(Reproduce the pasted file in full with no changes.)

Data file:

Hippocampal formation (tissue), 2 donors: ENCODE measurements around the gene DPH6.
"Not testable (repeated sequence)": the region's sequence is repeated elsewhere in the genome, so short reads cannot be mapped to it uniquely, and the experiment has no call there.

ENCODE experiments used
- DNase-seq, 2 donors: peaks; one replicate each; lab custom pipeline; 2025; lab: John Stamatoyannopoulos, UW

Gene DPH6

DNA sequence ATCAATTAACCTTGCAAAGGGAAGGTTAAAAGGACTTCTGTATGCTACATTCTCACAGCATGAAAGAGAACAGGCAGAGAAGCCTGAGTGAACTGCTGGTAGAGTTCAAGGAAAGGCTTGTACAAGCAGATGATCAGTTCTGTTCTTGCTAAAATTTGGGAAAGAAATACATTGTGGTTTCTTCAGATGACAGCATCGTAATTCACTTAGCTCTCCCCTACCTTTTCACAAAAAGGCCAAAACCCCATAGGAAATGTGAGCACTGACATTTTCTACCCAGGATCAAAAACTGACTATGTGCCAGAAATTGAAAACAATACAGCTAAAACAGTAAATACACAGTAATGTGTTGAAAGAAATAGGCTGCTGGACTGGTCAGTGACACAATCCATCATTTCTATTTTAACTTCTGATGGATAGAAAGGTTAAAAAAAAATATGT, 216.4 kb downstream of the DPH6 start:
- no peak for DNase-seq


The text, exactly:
Hippocampal formation (tissue), 2 donors: ENCODE measurements around the gene DPH6.
"Not testable (repeated sequence)": the region's sequence is repeated elsewhere in the genome, so short reads cannot be mapped to it uniquely, and the experiment has no call there.

ENCODE experiments used
- DNase-seq, 2 donors: peaks; one replicate each; lab custom pipeline; 2025; lab: John Stamatoyannopoulos, UW

Gene DPH6

DNA sequence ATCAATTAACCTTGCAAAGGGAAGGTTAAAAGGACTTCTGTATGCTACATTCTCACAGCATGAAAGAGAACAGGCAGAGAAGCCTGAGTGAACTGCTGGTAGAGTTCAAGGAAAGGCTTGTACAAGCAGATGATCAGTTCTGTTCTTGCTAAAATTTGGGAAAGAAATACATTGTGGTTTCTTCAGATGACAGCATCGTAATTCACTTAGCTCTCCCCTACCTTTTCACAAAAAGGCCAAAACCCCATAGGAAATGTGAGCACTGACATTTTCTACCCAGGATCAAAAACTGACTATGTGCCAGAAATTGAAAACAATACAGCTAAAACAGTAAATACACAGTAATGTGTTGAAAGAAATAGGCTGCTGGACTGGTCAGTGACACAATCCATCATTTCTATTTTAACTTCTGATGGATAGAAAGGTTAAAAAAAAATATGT, 216.4 kb downstream of the DPH6 start:
- no peak for DNase-seq